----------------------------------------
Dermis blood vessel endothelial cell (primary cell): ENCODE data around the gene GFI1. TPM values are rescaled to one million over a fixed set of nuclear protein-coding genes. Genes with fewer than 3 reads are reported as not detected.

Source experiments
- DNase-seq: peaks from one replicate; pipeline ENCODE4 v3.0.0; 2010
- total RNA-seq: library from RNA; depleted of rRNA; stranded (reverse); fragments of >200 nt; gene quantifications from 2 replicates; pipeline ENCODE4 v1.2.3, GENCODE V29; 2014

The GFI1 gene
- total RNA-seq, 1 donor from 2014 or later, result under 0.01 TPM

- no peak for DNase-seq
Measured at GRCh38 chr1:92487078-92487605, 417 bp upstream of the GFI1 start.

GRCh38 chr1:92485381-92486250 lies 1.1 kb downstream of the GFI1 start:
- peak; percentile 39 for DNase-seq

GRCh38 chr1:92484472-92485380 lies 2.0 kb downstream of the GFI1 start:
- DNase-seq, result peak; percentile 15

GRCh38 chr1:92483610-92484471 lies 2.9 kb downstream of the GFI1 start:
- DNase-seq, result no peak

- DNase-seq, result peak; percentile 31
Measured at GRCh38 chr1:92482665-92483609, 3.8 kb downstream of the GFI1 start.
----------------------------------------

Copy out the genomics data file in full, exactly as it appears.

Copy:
Dermis blood vessel endothelial cell (primary cell): ENCODE data around the gene GFI1. TPM values are rescaled to one million over a fixed set of nuclear protein-coding genes. Genes with fewer than 3 reads are reported as not detected.

Source experiments
- DNase-seq: peaks from one replicate; pipeline ENCODE4 v3.0.0; 2010
- total RNA-seq: library from RNA; depleted of rRNA; stranded (reverse); fragments of >200 nt; gene quantifications from 2 replicates; pipeline ENCODE4 v1.2.3, GENCODE V29; 2014

The GFI1 gene
- total RNA-seq, 1 donor from 2014 or later, result under 0.01 TPM

- no peak for DNase-seq
Measured at GRCh38 chr1:92487078-92487605, 417 bp upstream of the GFI1 start.

GRCh38 chr1:92485381-92486250 lies 1.1 kb downstream of the GFI1 start:
- peak; percentile 39 for DNase-seq

GRCh38 chr1:92484472-92485380 lies 2.0 kb downstream of the GFI1 start:
- DNase-seq, result peak; percentile 15

GRCh38 chr1:92483610-92484471 lies 2.9 kb downstream of the GFI1 start:
- DNase-seq, result no peak

- DNase-seq, result peak; percentile 31
Measured at GRCh38 chr1:92482665-92483609, 3.8 kb downstream of the GFI1 start.